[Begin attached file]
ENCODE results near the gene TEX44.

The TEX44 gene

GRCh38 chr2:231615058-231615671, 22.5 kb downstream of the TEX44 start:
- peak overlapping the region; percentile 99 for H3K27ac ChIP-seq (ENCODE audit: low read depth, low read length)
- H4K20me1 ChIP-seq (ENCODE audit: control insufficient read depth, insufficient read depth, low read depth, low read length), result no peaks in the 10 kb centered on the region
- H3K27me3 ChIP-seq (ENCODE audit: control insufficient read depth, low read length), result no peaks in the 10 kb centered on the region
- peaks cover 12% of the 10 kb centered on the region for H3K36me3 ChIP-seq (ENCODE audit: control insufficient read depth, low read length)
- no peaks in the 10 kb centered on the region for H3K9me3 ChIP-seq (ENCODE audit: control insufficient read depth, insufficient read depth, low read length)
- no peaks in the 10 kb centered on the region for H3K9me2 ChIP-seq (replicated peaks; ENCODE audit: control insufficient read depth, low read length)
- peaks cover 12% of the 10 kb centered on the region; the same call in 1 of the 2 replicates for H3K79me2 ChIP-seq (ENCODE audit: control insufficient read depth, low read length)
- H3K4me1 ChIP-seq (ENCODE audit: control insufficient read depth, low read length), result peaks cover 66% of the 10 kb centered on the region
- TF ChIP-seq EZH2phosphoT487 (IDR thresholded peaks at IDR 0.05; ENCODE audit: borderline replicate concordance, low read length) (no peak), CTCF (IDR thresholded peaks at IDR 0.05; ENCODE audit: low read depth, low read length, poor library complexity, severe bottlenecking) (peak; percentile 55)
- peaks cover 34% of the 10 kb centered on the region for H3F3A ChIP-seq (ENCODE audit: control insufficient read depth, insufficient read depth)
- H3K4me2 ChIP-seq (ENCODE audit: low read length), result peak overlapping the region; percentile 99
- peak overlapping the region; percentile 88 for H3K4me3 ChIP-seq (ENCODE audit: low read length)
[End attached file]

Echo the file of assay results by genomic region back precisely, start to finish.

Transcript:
ENCODE results near the gene TEX44.

The TEX44 gene

GRCh38 chr2:231615058-231615671, 22.5 kb downstream of the TEX44 start:
- peak overlapping the region; percentile 99 for H3K27ac ChIP-seq (ENCODE audit: low read depth, low read length)
- H4K20me1 ChIP-seq (ENCODE audit: control insufficient read depth, insufficient read depth, low read depth, low read length), result no peaks in the 10 kb centered on the region
- H3K27me3 ChIP-seq (ENCODE audit: control insufficient read depth, low read length), result no peaks in the 10 kb centered on the region
- peaks cover 12% of the 10 kb centered on the region for H3K36me3 ChIP-seq (ENCODE audit: control insufficient read depth, low read length)
- no peaks in the 10 kb centered on the region for H3K9me3 ChIP-seq (ENCODE audit: control insufficient read depth, insufficient read depth, low read length)
- no peaks in the 10 kb centered on the region for H3K9me2 ChIP-seq (replicated peaks; ENCODE audit: control insufficient read depth, low read length)
- peaks cover 12% of the 10 kb centered on the region; the same call in 1 of the 2 replicates for H3K79me2 ChIP-seq (ENCODE audit: control insufficient read depth, low read length)
- H3K4me1 ChIP-seq (ENCODE audit: control insufficient read depth, low read length), result peaks cover 66% of the 10 kb centered on the region
- TF ChIP-seq EZH2phosphoT487 (IDR thresholded peaks at IDR 0.05; ENCODE audit: borderline replicate concordance, low read length) (no peak), CTCF (IDR thresholded peaks at IDR 0.05; ENCODE audit: low read depth, low read length, poor library complexity, severe bottlenecking) (peak; percentile 55)
- peaks cover 34% of the 10 kb centered on the region for H3F3A ChIP-seq (ENCODE audit: control insufficient read depth, insufficient read depth)
- H3K4me2 ChIP-seq (ENCODE audit: low read length), result peak overlapping the region; percentile 99
- peak overlapping the region; percentile 88 for H3K4me3 ChIP-seq (ENCODE audit: low read length)